Volume on Shorting a Stock

Discussion in 'Trading' started by techmann, Sep 28, 2007.

  1. techmann


    If I short a stock, does this volume show up on a stock's published volume totals? I would think not since I am simply borrowing the shares from my broker's inventory which the firm already owns instead of the order being filled through an exchange. My way of thinking is that this is more of a private transaction involving just myself and the broker vs. having to involve a public exchange where it gets reported.

    A few last questions: Let's say a stock plummets by a large percentage (7% or more) on high relative volume (2X or more). Will I still be able to short the stock or do the available shares for shorting "dry up" because of this unexpected huge drop? In other words, do broker's earmark only a certain portion of their inventory to loan for shorting and does it dynamically change based on the current market conditions?

    Thanks a bunch!

  2. When you short a stock, someone has to buy the stock, so therefore 1000 shares traded. and will show up on the stock's volume.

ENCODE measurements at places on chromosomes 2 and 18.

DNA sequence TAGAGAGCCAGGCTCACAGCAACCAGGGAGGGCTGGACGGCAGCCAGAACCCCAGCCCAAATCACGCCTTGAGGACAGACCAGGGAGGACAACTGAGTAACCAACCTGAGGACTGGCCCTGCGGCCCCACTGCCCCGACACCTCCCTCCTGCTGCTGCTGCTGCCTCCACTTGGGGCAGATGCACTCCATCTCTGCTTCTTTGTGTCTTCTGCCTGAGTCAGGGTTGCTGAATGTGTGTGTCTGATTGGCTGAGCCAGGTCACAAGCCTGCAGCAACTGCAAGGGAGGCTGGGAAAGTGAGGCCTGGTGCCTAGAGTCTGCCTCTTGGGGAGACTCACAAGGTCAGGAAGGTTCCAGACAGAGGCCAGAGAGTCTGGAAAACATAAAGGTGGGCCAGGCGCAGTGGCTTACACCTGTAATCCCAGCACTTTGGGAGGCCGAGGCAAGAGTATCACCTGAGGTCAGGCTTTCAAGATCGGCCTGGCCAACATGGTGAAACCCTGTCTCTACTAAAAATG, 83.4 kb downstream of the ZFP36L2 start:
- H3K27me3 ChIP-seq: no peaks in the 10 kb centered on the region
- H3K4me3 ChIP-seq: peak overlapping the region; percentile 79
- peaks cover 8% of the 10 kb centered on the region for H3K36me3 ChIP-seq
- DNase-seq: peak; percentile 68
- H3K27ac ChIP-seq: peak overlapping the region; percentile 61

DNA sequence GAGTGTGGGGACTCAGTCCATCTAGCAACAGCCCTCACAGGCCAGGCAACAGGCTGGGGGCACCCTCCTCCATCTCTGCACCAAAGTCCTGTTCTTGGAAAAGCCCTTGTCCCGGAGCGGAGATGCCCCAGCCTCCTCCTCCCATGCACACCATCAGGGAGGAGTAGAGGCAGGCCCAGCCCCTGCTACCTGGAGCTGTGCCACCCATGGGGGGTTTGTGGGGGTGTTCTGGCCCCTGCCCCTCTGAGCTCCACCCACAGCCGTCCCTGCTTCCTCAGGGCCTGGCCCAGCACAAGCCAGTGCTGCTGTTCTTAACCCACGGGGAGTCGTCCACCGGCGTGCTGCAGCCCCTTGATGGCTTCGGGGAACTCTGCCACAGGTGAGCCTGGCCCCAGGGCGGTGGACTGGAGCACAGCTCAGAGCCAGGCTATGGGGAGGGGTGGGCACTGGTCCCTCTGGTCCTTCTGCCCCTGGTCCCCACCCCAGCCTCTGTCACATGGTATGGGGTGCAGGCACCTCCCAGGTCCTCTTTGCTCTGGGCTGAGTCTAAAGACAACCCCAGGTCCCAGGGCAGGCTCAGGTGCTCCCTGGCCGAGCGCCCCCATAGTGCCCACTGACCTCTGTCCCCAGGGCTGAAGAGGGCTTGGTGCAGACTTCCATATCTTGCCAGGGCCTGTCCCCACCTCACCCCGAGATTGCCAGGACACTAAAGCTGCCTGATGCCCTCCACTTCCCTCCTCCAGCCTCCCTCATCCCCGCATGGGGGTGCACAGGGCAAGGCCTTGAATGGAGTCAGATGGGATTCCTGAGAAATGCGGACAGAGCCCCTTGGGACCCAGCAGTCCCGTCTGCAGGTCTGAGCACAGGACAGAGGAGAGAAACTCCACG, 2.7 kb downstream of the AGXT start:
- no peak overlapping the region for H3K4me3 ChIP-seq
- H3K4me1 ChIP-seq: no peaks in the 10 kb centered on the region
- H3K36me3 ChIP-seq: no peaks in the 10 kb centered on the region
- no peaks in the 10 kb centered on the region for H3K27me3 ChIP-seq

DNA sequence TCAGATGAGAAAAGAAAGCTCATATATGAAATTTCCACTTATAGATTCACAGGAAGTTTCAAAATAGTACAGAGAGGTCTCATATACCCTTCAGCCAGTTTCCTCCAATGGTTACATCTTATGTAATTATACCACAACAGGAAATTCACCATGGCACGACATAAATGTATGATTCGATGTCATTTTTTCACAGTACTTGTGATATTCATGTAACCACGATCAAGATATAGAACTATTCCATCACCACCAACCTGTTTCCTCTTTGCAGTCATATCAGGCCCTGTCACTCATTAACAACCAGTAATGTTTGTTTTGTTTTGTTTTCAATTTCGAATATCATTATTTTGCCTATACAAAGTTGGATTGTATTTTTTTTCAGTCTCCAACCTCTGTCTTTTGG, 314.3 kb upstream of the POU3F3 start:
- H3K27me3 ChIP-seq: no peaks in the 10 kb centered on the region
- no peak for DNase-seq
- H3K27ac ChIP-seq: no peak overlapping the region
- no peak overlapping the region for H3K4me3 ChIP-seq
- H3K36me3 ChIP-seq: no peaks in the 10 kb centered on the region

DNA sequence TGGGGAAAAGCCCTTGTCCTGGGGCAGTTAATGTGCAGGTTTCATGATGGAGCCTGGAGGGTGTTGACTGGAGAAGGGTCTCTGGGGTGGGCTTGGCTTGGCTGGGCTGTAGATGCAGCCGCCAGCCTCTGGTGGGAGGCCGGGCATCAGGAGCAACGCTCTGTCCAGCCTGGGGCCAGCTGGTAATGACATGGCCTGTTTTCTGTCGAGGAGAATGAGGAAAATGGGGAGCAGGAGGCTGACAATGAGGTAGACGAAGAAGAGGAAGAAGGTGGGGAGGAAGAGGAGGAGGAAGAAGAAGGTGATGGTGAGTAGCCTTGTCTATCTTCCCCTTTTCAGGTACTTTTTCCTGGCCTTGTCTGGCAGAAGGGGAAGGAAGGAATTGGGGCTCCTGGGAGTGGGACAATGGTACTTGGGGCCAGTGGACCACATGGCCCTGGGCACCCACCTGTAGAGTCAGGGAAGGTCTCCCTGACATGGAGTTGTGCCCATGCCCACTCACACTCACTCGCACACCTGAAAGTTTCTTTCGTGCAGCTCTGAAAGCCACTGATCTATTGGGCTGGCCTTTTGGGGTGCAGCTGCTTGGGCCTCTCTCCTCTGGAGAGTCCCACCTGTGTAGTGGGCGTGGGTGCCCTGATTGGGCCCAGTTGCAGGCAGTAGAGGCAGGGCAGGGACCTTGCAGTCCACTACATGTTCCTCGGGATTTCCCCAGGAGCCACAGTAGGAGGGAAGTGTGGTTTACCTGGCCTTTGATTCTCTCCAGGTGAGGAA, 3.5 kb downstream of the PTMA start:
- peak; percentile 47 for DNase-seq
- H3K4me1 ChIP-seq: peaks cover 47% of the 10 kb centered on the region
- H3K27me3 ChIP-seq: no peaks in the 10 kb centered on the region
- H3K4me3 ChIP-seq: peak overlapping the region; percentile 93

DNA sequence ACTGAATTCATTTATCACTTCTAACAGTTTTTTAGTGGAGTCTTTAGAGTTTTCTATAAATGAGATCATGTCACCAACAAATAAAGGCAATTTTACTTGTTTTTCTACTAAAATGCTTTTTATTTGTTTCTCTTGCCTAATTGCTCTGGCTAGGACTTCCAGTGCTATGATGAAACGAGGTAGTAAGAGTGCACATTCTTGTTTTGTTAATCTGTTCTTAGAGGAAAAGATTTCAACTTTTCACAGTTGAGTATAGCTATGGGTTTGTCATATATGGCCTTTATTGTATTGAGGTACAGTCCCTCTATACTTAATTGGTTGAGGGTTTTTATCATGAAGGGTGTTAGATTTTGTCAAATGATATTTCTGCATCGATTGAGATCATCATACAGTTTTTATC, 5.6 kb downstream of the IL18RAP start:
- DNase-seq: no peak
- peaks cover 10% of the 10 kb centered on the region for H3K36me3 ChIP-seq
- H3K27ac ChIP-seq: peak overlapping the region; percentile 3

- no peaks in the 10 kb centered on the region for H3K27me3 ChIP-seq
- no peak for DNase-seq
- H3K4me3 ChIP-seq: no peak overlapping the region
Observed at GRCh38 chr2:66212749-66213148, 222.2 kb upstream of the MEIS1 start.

3. bluud


    No, you can short unlimited number of shares, maybe not unlimited but far more than the actual shares available for that specific stock.

    There was a post here on ET titled 'naked short selling', look for that and download the PDF in there, once you read the first pages you will get a better idea.
  4. bluud


  5. piezoe


    Not all stocks are available for shorting. Your broker will let you know if you can't short a stock. A clearing house is supposed to keep a tally of the number shares shorted versus the number available for shorting. But sometimes things happen that are not supposed to happen and some companies (particularly smaller companies) have claimed that more of their shares have been shorted than the float. Of course this depresses the share price and upsets the CEO. Obviously, if this really happens something is not exactly cricket. There is a thread on naked shorting problems on ET that you might want to read. I think in this case the term "naked" is being used to refer to the shares that are short in excess of the number available for shorting, as opposed to your lack of clothing when you send your short order to your broker.

    Also look up the short interest ratio for a stock you are considering as a short candidate. This tells you the number of days that would be required at average volume for the shorts to buy back, i.e., cover, their short positions. Obviously, stocks with a very high short interest ratio have a lot of shares short so they might be candidates for a "short squeeze". This is the kind of squeezing that is not very much fun if you're the one who got squoozed.